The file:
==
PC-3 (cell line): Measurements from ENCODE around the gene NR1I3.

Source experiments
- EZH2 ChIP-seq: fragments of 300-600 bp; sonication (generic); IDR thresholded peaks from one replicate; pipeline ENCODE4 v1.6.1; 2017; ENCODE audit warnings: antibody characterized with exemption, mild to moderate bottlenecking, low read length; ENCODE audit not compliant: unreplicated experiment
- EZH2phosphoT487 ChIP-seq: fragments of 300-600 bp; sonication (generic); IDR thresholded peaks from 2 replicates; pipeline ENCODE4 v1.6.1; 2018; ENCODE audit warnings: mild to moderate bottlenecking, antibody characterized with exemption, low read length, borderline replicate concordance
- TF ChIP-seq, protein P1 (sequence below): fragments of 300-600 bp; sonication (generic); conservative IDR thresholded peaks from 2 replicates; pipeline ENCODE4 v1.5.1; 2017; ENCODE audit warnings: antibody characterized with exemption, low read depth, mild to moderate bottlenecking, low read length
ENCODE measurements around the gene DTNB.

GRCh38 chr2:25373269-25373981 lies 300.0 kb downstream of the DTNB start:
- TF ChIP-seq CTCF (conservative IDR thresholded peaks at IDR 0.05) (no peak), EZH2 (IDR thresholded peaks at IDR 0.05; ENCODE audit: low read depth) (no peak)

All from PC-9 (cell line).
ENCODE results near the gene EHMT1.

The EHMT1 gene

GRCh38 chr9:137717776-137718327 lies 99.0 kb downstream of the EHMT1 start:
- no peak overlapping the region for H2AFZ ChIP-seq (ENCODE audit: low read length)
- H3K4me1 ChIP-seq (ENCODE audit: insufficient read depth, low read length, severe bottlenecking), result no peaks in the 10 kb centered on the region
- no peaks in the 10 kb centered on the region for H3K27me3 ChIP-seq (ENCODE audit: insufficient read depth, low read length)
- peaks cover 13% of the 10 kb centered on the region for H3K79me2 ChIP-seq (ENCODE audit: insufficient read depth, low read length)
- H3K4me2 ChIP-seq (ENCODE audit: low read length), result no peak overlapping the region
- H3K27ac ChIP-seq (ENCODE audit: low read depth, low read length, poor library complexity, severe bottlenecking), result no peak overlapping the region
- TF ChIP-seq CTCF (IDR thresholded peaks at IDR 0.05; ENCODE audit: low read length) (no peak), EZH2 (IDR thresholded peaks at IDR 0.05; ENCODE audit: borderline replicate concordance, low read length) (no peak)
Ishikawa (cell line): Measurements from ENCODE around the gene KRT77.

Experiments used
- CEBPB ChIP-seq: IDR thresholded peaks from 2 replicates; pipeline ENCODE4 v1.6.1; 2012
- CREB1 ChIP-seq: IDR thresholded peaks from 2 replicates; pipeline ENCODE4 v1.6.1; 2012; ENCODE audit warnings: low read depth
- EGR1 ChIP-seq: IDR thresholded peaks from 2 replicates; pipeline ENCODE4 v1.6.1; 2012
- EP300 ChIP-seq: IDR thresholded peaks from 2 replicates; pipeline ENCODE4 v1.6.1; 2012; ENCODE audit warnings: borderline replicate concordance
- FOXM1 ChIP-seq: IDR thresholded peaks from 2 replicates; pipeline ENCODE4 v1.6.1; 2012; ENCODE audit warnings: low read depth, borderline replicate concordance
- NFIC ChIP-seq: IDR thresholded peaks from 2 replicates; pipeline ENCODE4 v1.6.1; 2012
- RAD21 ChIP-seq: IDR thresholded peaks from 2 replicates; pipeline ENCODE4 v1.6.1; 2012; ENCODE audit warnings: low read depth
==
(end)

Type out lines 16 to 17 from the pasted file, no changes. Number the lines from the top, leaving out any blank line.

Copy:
- peaks cover 13% of the 10 kb centered on the region for H3K79me2 ChIP-seq (ENCODE audit: insufficient read depth, low read length)
- H3K4me2 ChIP-seq (ENCODE audit: low read length), result no peak overlapping the region